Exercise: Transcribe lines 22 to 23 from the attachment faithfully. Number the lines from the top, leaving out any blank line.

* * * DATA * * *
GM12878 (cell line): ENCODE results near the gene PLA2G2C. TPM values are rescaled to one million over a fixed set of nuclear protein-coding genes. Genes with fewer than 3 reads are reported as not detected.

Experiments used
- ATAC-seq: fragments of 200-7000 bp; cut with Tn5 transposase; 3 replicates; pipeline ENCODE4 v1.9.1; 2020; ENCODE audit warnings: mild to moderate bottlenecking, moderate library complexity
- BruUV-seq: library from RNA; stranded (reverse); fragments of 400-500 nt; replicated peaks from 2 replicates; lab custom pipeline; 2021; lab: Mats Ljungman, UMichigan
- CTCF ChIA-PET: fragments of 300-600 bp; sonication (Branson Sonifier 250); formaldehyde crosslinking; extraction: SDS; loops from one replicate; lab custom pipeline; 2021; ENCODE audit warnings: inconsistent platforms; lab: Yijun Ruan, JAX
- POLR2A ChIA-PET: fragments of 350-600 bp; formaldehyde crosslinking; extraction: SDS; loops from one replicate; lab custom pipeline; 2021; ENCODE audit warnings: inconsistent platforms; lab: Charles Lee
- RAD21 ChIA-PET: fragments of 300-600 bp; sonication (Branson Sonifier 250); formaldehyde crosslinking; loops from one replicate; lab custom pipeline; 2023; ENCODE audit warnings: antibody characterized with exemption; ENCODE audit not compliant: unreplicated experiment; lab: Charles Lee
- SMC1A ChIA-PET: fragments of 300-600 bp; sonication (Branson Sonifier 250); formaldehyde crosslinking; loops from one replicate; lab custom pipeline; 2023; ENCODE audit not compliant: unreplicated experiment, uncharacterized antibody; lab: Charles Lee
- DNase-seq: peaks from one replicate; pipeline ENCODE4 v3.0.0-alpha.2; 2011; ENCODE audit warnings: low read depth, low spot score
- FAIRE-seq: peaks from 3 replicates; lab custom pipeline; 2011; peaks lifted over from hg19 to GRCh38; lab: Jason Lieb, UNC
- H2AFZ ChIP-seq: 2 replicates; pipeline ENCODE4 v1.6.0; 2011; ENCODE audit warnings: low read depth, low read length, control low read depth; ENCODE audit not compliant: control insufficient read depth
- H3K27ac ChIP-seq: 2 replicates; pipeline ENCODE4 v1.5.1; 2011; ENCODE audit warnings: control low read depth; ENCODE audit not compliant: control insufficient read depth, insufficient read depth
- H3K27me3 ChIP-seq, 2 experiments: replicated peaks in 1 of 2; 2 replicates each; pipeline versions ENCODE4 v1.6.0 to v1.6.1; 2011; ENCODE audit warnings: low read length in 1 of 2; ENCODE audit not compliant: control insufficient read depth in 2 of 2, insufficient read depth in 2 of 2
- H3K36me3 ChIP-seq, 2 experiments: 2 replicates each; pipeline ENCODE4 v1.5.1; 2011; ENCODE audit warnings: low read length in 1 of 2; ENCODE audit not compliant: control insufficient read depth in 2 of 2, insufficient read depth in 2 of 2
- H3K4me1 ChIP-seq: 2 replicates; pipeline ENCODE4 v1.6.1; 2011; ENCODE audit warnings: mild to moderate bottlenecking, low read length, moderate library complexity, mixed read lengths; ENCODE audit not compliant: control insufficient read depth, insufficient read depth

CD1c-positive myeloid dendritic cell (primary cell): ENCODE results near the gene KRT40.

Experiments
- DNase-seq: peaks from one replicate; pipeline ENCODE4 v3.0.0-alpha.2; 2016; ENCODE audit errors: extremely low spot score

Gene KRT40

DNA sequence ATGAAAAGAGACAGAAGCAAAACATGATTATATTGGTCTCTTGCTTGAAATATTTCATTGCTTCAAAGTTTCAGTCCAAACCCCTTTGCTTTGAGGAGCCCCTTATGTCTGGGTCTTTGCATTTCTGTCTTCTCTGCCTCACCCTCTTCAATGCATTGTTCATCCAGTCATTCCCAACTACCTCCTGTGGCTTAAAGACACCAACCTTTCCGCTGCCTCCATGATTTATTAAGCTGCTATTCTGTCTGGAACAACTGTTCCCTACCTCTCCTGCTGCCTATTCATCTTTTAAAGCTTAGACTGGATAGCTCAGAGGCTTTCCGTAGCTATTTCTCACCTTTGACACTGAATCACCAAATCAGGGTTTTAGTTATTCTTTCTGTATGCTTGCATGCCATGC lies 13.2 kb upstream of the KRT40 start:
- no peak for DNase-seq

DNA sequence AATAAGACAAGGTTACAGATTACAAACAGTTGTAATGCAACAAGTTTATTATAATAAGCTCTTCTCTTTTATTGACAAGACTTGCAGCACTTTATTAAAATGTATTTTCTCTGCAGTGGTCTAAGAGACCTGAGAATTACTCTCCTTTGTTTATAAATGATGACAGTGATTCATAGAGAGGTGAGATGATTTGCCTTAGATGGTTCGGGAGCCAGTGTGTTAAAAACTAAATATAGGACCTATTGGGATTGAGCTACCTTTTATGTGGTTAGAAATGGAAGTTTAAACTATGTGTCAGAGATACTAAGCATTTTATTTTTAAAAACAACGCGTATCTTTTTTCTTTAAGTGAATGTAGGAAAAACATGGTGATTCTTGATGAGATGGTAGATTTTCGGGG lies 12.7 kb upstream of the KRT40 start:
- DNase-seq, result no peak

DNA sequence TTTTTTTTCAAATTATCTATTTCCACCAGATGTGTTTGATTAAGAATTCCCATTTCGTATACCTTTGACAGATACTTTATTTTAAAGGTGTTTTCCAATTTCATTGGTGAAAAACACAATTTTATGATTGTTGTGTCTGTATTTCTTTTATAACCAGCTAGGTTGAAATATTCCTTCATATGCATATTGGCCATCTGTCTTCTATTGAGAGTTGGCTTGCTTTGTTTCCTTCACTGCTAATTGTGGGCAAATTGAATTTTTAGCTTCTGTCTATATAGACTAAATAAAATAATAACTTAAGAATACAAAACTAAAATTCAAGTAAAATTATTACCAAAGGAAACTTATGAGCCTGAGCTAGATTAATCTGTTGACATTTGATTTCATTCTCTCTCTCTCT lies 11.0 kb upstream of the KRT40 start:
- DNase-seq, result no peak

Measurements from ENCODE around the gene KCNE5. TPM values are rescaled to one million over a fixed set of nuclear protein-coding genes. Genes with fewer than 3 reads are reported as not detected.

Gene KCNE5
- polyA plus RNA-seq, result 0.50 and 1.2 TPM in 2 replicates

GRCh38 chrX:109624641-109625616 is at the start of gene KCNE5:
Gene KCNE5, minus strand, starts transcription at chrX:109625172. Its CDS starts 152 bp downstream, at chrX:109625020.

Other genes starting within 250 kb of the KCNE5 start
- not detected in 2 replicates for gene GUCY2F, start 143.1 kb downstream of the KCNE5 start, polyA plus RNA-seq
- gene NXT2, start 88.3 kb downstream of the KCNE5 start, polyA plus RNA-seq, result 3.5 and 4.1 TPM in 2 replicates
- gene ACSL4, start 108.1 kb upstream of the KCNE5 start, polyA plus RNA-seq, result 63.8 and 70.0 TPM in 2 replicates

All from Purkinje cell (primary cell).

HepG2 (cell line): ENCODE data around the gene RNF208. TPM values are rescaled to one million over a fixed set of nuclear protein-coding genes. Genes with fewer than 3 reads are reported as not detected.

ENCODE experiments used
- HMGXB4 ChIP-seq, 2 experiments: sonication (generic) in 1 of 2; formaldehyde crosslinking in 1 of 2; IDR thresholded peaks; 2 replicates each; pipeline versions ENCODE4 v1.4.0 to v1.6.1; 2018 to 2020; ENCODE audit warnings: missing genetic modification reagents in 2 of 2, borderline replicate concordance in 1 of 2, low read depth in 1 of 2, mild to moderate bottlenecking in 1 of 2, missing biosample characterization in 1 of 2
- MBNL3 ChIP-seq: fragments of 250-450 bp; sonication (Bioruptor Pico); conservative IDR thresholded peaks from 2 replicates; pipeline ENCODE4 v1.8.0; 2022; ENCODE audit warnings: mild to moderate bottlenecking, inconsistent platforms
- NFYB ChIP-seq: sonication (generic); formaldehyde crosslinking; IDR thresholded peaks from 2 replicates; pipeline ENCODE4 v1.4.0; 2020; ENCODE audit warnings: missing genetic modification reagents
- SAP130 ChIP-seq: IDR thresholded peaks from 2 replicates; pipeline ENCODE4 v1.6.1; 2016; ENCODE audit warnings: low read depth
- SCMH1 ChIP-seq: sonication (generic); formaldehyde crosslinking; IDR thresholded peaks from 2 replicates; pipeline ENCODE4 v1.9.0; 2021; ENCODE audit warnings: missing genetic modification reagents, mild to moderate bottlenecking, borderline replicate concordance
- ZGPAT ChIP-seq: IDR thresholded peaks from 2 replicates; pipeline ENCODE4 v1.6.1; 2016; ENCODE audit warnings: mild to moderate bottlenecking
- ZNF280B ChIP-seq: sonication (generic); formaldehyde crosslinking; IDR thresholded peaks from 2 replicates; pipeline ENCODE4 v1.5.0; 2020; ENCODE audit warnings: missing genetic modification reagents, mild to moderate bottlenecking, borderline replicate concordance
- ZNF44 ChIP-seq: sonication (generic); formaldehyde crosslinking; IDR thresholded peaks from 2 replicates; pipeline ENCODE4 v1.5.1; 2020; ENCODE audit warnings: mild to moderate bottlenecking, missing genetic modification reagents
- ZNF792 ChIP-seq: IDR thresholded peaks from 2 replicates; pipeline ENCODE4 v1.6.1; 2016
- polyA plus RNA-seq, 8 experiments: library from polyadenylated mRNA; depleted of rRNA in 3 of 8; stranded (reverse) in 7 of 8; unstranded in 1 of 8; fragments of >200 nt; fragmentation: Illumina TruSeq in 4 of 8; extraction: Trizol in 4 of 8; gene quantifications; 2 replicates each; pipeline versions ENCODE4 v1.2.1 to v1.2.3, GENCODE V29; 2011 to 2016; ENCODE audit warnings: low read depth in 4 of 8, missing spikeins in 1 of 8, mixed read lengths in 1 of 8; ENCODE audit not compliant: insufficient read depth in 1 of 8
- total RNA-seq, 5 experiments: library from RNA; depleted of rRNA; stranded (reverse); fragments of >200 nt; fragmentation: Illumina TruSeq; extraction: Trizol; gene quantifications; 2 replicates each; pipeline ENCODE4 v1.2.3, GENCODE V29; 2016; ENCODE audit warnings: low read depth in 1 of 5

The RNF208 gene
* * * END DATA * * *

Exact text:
DNA sequence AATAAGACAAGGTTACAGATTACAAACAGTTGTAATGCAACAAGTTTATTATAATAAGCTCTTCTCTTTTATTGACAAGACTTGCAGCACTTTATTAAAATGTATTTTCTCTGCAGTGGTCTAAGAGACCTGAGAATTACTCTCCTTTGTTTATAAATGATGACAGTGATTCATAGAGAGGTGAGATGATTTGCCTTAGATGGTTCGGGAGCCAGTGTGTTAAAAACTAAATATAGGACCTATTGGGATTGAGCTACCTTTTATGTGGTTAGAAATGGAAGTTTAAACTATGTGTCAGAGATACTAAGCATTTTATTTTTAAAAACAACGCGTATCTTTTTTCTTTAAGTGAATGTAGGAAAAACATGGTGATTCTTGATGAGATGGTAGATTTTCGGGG lies 12.7 kb upstream of the KRT40 start:
- DNase-seq, result no peak